I've got three things for you today -- an unbelievably crazy story, a lesson in leadership from Jim Kouzes and Barry Posner, and a question or two for you. Here's the story:
We go to church and Fr. Mark says that he has been to Kenya and he wants us to help. There's an orphanage in a village there, because the HIV/AIDS toll has been so great that there are many, many orphans who need to be cared for. There are already two orphanages. They want to build a third one that will house 50 children and it will cost $65,000. And Fr. Mark says he needs money. So you think he's going to collect, right? That's not what he did. Instead, he says he's gonna distribute money to us. Get this: He says he's gonna pass out envelopes and that you're gonna get an envelope with anywhere from $15 to $150 dollars in it. And his request is that over the next six weeks of this period of Lent (the forty days leading up to Easter) that you would actually take that money and somehow use it and bring back more money.* Maybe, he says, you buy brownie mix and sell brownies or buy lemonade mix and sell lemonade, or otherwise get creative.
Now, if you're like me, do you believe this? Do you believe this guy's really gonna hand out money? Well sure enough the baskets come around and I pull out an envelope. I open it up thinking there's got to be something, a check, something that is money but not cash. But no, look what's in there: a ten, two twenties, and a fifty dollar bill -- a hundred dollars. I've got a hundred dollars. Isn't this incredible?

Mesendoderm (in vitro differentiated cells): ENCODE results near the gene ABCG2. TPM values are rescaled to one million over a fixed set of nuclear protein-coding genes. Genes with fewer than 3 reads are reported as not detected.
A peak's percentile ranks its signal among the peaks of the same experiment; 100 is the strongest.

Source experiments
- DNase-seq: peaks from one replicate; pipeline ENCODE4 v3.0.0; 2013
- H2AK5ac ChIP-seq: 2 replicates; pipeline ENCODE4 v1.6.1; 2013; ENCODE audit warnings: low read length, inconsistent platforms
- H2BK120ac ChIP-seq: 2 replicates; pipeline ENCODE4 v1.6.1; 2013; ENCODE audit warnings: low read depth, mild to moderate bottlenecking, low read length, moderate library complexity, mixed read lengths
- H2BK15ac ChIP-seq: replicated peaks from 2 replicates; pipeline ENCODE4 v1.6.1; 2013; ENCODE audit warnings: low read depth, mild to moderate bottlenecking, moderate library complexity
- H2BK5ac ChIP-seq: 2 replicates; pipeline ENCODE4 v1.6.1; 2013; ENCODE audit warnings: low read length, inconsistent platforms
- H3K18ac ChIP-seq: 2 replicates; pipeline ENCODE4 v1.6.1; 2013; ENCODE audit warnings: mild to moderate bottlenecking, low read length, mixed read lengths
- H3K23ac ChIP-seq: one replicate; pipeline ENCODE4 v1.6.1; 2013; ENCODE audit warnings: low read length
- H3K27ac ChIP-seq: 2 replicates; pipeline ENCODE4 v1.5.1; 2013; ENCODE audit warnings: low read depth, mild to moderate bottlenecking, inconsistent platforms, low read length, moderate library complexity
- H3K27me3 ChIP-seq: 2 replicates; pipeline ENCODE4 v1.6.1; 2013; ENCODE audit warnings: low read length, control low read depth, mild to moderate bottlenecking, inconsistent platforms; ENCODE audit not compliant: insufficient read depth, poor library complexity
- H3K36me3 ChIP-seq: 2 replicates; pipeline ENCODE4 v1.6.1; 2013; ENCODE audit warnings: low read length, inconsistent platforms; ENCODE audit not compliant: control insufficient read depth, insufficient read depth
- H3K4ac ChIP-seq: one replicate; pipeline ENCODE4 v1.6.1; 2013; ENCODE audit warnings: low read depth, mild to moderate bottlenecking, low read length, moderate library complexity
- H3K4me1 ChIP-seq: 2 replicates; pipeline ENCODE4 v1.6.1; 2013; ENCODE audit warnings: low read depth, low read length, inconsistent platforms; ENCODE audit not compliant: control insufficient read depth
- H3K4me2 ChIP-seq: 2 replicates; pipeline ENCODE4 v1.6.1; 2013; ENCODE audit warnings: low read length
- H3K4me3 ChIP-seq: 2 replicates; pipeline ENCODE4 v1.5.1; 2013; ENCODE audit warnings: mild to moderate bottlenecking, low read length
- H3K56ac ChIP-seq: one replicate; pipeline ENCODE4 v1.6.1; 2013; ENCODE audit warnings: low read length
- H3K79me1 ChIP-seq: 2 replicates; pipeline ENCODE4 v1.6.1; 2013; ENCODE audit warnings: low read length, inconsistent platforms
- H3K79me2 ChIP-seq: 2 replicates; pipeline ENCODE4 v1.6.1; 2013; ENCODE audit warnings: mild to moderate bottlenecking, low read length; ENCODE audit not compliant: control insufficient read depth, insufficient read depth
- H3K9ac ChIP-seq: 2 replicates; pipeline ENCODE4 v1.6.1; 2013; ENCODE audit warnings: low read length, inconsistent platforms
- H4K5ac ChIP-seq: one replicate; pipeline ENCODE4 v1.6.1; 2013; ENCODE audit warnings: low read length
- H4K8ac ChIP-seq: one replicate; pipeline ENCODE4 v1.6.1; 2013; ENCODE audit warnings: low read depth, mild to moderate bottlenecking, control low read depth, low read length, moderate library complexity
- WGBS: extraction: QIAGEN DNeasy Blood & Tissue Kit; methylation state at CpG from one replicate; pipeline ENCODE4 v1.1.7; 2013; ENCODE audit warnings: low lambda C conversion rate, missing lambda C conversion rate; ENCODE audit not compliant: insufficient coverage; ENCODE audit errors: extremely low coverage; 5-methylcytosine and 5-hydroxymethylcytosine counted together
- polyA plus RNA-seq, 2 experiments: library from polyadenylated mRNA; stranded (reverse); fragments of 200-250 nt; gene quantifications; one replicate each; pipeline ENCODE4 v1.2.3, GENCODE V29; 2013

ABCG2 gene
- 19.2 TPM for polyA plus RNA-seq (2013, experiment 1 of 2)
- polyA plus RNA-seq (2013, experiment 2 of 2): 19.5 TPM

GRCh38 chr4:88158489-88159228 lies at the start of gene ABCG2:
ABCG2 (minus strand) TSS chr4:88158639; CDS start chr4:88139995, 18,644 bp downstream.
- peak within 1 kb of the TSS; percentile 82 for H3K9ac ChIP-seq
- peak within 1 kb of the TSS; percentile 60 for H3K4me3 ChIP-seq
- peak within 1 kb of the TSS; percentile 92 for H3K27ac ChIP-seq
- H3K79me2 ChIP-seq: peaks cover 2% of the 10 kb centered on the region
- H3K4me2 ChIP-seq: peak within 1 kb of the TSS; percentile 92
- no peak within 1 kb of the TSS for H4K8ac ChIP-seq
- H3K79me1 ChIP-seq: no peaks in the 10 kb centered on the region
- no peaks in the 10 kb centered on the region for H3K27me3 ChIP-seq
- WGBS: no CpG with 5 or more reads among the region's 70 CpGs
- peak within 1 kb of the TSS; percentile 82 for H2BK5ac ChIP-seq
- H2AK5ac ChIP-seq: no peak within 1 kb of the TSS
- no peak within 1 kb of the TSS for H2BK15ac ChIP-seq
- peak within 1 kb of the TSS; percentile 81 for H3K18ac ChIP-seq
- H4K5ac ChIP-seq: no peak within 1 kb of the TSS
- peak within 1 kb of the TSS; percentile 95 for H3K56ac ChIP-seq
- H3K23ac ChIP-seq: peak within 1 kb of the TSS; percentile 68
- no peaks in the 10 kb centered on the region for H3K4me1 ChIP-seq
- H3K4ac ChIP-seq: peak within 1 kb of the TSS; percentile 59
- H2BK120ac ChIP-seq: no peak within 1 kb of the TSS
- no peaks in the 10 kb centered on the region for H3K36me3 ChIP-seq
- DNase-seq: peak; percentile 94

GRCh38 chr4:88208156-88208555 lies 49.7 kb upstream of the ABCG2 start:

Now, think of this in terms of what Kouzes and Posner say in their great book The Leadership Challenge:
If we could offer you only one bit of advice on how to start the process of creating a climate of trust it would be this: be the first to trust. Building trust is a process that begins when one party is willing to risk being the first to open up, being the first to show vulnerability, and being the first to let go of control... Leaders go first, as the word leader implies.
Are you kidding me?!!. Talk about letting go of control. This parish church in the middle of Oakland was giving away $12,000 in the hope and trust that we would do more.
So, my question for you is how do you lead with that kind of trust with your people? What do you say to your staff? How do you give them time, or a bonus ahead of time, or anything else that will help them to perform? With your children how do you say: here's some time, or here's some money, or here's the benefit of the doubt, because I trust you, and I trust you'll do something great?
Trust is key when you lead with your best self.
Cross-posted at The Everyday Leadership blog.
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